[26] Including Rav Shmuel HaLevi Wosner (Shu”t Shevet HaLevi ibid, s.v. pshita), Rav Moshe Sternbuch (Shu”t Teshuvos V’Hanhagos ibid, s.v. ulinyan), and Rav Shlomo Zalman Auerbach (Halichos Shlomo, Tefilla Ch. 12, 36). Rav Ovadia Yosef (Shu”t Yechaveh Daas ibid, s.v. u’v’siyum) exhorts schools to teach children the Taamei HaMikra (trop); that way when they do the Mitzvah of shnayim mikra they will be able to fulfill it in the optimal manner. Chinuch for shnayim mikra would not include a daughter, as a woman is technically exempt from the Mitzvah of Torah study, and therefore also from this Mitzvah [see Shu”t Ba’er Sarim (vol. 7, 52, 10), Shu”t Mishna Halachos (vol. 6, 60), Shu”t Rivevos Efraim (vol. 6, 115, 35), Shu”t Mishnas Yosef (vol. 6, 15), Chut Shani on Hilchos Shabbos (vol. 4, pg. 215), Shemiras Shabbos K’Hilchasah (Ch. 42, 60), and Yalkut Yosef (Otzar Dinim L’Isha U’lvas Ch. 5, 3)]. On the topic of women being exempt from targum in general, see Aruch Hashulchan (Orach Chaim 282, 11). However, since shnayim mikra is part of the Mitzvah of Torah study, Rav Yaakov Kamenetsky (Emes L’Yaakov on Tur and Shulchan Aruch, Orach Chaim 285, footnote 308) ruled that a boy who becomes Bar Mitzvah in the middle of the year does not have to repeat the Parshiyos that he read shnayim mikra as a kattan, as even a kattan still has a Mitzvah of Talmud Torah (as explained in his Emes L’Yaakov on Kiddushin 29b - 30a).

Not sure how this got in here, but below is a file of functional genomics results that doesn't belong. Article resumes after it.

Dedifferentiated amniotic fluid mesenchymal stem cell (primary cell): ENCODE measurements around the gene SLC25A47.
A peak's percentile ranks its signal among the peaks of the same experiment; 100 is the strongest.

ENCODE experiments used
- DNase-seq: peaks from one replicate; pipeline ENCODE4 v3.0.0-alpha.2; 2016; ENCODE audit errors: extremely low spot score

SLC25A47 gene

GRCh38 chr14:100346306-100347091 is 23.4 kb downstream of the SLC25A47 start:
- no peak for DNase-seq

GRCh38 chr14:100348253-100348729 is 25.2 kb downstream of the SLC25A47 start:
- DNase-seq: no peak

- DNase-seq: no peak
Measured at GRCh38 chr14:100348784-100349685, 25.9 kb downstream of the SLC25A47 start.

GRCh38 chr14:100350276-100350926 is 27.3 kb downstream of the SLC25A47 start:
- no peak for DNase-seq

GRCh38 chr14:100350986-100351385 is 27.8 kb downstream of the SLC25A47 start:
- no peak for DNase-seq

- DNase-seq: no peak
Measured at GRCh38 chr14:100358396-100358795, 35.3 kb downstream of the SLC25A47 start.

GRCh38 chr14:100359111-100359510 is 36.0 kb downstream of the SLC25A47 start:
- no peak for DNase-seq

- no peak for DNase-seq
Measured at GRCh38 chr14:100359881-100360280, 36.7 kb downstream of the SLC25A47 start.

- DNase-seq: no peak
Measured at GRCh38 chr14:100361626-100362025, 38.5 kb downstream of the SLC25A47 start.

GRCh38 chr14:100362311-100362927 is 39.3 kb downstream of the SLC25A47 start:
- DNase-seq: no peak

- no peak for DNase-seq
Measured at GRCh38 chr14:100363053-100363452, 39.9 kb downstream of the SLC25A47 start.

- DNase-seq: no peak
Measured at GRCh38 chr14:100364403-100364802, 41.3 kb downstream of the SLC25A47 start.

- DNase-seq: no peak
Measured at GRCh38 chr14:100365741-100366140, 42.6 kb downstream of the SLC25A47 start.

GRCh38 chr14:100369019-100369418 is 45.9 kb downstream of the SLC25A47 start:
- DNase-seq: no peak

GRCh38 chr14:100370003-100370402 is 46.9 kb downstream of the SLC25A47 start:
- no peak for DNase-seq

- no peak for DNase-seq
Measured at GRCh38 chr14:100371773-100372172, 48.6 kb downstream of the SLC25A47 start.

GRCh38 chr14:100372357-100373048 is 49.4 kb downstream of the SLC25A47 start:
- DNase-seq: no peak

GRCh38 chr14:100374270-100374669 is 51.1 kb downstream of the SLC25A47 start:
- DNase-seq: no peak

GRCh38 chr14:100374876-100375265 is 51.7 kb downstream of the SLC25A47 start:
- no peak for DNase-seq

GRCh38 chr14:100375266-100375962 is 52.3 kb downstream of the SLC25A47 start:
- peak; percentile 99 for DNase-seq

Disclaimer: This is not a comprehensive guide, rather a brief summary to raise awareness of the issues. In any real case one should ask a competent Halachic authority.

L'iluy Nishmas the Rosh HaYeshiva - Rav Chonoh Menachem Mendel ben R' Yechezkel Shraga, Rav Yaakov Yeshaya ben R' Boruch Yehuda, and l'zchus for Shira Yaffa bas Rochel Miriam and her children for a yeshua teikef u'miyad!